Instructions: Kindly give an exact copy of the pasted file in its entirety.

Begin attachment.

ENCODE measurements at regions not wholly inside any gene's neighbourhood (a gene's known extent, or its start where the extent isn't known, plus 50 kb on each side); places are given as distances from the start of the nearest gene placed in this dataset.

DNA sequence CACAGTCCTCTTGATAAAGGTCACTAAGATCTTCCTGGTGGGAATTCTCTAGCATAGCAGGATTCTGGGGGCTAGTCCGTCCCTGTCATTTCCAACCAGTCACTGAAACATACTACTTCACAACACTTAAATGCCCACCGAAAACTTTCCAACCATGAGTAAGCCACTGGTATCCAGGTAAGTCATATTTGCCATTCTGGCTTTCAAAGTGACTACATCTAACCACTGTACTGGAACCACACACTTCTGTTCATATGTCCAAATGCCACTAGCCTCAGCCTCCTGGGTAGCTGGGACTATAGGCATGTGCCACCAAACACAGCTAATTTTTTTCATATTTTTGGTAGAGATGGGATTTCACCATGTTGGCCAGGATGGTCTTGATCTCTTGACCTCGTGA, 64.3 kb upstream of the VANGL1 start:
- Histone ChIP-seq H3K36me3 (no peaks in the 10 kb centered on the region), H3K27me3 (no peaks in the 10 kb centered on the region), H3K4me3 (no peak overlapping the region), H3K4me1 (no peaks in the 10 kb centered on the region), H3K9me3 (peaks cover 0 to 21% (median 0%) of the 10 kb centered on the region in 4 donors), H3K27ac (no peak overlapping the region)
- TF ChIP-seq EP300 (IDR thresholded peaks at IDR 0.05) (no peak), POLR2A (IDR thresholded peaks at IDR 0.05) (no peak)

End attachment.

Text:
ENCODE measurements at regions not wholly inside any gene's neighbourhood (a gene's known extent, or its start where the extent isn't known, plus 50 kb on each side); places are given as distances from the start of the nearest gene placed in this dataset.

DNA sequence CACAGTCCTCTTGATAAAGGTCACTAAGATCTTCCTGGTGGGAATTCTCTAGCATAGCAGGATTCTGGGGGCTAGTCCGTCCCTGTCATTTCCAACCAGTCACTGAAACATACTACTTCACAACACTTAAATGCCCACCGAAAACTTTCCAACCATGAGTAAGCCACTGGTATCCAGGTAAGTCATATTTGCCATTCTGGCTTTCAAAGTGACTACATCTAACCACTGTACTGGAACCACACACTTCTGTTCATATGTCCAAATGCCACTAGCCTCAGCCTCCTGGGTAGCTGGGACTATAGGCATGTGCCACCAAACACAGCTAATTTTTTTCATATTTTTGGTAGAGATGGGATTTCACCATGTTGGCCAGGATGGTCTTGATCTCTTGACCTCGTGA, 64.3 kb upstream of the VANGL1 start:
- Histone ChIP-seq H3K36me3 (no peaks in the 10 kb centered on the region), H3K27me3 (no peaks in the 10 kb centered on the region), H3K4me3 (no peak overlapping the region), H3K4me1 (no peaks in the 10 kb centered on the region), H3K9me3 (peaks cover 0 to 21% (median 0%) of the 10 kb centered on the region in 4 donors), H3K27ac (no peak overlapping the region)
- TF ChIP-seq EP300 (IDR thresholded peaks at IDR 0.05) (no peak), POLR2A (IDR thresholded peaks at IDR 0.05) (no peak)